We can sometimes fall into the trap of over-helping and providing assistance, hints, or scaffolds before they are even needed. I had already predicted that the student would at some point have too many tiles in his hands to keep picking up more tiles. I wanted this problem to arise so that he, and other students, could see the need for grouping parts of the count. The need for grouping (in this case placing the tiles in piles) isn’t something students always connect to why we count in multiples or group items.
As he continued counting, he realised he needed to put down some of the counters (this issue arose in both classes). I asked the class for suggestions of what to do with the tiles. Some said one big pile, I prompted “how will we know how many we have counted?” Then someone added piles of ten, another eagle-eyed students spotted my coloured cups and suggested we use those. Students in one class also suggested putting the cups at the end of each row to know where each ten was.
Continuing the counting conversation
The students took turns to helping to finish the count. We noticed the student who was highlighting the numbers ‘raced ahead’ with the colouring, this gave rise to a nice talk about multiples and the patterns they make on the written hundreds chart. I asked students to count with the student and recount at the end by tens. We then discussed other counts, e.g. by twos and fives. Students took turns with a smaller number of tiles out on the chart (20-30) to show what that would look and sound like. It was nice to see students make the connection between fives and tens, stating that we’d need more cups and that they would go half-way along each row. It was good that students realised that counting by tens with objects involves two counts – one by ones, then by tens. Another good discussion happened then about counting by twos being ‘quicker’ with a small number of items but that it might not be as helpful when counting larger collections.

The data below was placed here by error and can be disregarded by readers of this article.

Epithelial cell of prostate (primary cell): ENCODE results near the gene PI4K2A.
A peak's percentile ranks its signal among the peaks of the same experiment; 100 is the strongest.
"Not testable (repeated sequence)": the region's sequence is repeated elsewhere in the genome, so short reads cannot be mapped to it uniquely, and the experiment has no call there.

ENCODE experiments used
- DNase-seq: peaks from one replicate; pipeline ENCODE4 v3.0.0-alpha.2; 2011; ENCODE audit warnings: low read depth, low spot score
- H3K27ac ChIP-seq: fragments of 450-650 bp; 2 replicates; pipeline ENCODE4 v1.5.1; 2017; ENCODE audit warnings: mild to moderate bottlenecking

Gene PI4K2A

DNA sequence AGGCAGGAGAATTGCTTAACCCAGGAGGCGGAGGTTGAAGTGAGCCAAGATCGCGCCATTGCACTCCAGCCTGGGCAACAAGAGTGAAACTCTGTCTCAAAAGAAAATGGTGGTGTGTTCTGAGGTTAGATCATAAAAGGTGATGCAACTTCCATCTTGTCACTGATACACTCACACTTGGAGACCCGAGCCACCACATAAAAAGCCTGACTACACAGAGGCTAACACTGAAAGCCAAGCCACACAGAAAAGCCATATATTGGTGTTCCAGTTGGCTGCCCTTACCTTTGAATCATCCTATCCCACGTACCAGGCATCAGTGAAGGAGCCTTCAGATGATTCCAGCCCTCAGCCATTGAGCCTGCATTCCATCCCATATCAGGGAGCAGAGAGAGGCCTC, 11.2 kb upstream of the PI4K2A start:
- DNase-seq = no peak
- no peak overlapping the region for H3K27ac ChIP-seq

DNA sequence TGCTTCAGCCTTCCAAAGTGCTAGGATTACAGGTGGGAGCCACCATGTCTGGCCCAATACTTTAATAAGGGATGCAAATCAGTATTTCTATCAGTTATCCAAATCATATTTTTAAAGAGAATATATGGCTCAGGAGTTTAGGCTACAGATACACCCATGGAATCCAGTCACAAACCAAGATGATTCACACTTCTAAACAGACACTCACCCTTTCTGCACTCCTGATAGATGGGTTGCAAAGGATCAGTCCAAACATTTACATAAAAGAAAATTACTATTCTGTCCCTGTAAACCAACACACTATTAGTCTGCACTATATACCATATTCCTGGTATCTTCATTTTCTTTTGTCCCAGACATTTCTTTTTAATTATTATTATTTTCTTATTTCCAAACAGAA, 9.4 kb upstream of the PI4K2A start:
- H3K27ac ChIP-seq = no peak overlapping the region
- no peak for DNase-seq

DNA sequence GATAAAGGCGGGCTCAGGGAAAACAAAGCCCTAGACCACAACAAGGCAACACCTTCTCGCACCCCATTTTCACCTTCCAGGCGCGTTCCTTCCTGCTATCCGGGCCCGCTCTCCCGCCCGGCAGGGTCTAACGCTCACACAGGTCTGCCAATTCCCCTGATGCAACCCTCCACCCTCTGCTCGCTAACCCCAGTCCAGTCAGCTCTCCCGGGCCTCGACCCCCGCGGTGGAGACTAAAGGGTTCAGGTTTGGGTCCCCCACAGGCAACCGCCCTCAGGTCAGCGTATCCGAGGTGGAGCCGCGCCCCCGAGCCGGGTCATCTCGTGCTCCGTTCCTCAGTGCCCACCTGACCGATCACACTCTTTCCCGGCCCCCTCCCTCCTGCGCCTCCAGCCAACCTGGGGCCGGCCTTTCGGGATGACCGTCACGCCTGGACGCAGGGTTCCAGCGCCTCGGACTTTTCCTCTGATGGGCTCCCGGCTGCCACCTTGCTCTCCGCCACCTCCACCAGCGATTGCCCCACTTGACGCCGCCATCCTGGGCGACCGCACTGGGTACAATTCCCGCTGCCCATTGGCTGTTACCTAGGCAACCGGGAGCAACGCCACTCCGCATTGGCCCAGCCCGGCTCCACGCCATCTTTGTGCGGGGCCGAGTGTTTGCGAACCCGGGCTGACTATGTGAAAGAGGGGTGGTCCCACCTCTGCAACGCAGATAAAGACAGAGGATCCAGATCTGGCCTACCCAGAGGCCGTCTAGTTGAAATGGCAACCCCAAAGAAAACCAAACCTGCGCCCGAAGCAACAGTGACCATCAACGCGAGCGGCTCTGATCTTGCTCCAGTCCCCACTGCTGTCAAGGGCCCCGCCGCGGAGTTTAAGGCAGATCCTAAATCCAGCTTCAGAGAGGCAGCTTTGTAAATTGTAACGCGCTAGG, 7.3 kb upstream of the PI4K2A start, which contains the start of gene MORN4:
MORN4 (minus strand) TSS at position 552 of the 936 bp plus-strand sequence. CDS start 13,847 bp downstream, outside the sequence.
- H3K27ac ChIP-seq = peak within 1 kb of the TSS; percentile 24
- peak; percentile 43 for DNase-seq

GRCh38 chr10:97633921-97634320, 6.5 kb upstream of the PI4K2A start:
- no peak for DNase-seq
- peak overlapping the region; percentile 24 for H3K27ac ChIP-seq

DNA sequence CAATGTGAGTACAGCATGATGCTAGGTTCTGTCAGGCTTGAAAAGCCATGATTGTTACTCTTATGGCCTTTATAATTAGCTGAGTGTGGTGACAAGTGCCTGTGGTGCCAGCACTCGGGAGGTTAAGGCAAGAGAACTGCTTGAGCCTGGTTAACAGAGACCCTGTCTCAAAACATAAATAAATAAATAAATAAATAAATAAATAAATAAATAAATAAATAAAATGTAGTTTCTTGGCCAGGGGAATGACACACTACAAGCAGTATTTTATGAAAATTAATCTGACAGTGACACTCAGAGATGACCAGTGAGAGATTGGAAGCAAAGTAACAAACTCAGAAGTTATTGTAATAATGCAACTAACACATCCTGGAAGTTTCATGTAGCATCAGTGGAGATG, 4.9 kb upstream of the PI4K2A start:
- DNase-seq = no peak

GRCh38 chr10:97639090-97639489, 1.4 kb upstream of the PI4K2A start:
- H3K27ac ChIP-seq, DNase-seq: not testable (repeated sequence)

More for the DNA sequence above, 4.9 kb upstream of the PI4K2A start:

Extending the conversation – exploring counting large collections
Students then worked in pairs or small groups to count large collections of items (Choral counting and counting large collections by Franke, Kazemi and Turrou has influenced much of my early years lessons). Many chose to count in groups of fives or tens, some tried threes and some tried twos. A few groups discovered the benefit of ‘lining up’ rows of what they counted to make the counting of groups easier later on. Overall it was lovely to see students engaged in counting tasks to build skip counting strategies and to be able to share reasons for their strategies.
Summarising the learning
To summarise the lesson, students were asked to record their strategy for counting and write the numbers they said as they counted. Some students also found the total and knew to keep the remainders separate from the equal groups. Thanks to Mrs Unsworth for the great lesson idea!